Estimated read time: 3-4 minutes
This archived news story is available only for your personal, non-commercial use. Information in the story may be outdated or superseded by additional information. Reading or replaying the story in its archived form does not constitute a republication of the story.
SALT LAKE CITY — She has a scowl on her face that is hard to read. She hangs her head low while walking in the hallway. She sits alone at the lunchroom table. She keeps quiet in class, hoping to be invisible to her teachers so they won't call on her.
Kids don't approach her and she knows why, but she doesn't know how to change it. It's not in her nature to be the friend-maker, and her creative mind freezes when faced with rule-abiding subjects like math and science, often making school a drag. At school she is sad, wrought with insecurities and filled with angst.
She has a smile on her face that is unforgettable, complete with dimples that could brighten anyone's day. She sits at her desk and draws portraits, nails her tumbling passes complete with consecutive back-whips, and can lull her baby brother to sleep as well as anyone (including his own mother). She sets out her clothes every night and plans out her hairstyle, hoping that other kids her age will notice her.
Her parents and siblings adore her and would change nothing about her. At home, she is happy, knows who she is and is filled with confidence.
She is my daughter and, as her mother, it is hard to watch her endure the junior high school years.
Part of me wants to blame parents for raising mean and self-absorbed children. Part of me wants to blame teachers for being oblivious to struggling kids. I often feel like blaming society for a school system that is set up to let many children feel unintelligent, remain friendless and in turn hopeless within its walls. And believe me, I've said all those things out loud.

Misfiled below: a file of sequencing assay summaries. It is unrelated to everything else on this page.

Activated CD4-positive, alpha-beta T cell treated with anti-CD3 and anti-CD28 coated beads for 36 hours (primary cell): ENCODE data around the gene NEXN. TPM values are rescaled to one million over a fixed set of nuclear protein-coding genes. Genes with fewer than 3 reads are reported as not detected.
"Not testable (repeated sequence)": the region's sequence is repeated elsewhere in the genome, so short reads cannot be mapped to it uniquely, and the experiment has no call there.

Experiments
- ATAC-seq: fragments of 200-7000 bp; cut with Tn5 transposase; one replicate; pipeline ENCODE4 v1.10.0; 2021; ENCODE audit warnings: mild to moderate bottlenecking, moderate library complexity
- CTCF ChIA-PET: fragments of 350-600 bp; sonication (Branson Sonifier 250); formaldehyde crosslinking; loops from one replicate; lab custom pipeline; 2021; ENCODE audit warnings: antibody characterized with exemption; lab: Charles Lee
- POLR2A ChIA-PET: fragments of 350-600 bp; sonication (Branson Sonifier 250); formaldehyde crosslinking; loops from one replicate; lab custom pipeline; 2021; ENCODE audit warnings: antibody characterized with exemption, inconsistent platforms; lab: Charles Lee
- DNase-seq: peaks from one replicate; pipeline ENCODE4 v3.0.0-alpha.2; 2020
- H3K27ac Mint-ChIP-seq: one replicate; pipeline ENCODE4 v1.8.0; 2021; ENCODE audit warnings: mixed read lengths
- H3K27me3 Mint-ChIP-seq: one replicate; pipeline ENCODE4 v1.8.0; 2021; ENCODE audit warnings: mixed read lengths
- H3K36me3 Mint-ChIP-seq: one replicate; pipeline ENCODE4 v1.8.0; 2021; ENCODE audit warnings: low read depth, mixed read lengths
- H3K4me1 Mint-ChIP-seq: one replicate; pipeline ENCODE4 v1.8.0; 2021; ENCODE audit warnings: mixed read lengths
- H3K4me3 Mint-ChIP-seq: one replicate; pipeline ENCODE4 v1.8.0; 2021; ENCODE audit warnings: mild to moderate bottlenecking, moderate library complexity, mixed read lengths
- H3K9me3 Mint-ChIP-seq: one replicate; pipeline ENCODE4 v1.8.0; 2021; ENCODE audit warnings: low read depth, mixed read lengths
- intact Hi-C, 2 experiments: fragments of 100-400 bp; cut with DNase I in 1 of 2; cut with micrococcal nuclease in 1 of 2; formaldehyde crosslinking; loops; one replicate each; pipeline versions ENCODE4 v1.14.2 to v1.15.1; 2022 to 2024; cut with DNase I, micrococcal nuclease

But the blame falls on no one's shoulders. Not even mine or my daughter's.
This tale of two worlds is all part of life.
... life isn't just about overcoming obstacles, but realizing what role each obstacle plays in the balance of life. It's about finding good to balance the bad.
My daughter has sadness so she can recognize happiness. She fails at some things in life but also knows the feeling of success in others. She may be invisible to some but the highlight of another person's day. There are times when she wants to hide, and others where she longs to be noticed.
One day, she will have friends she can call her own, and they will see her smile and know how good she is. One day, she will have a chance to showcase her talents in front of her peers. She may even have that answer when the teacher calls her name, although sharing that answer may be an obstacle she will never overcome — and that's OK.
Because life isn't just about overcoming obstacles, but realizing what role each obstacle plays in the balance of life. It's about finding good to balance the bad.
It's about coming home after a hard day at school and knowing that your family loves you. It's about failing a math test, but sketching the perfect portrait of Tom Holland. It's about putting on that invisible cloak in science and finally landing your full in front of a gym full of gymnasts who all cheer loudly for a job well done.
It's about the good, the bad; the happy and the sad — and everything in between. At least that's what I'm telling my daughter.
How do you help your kids balance out life's challenges? Share your thoughts in the comments.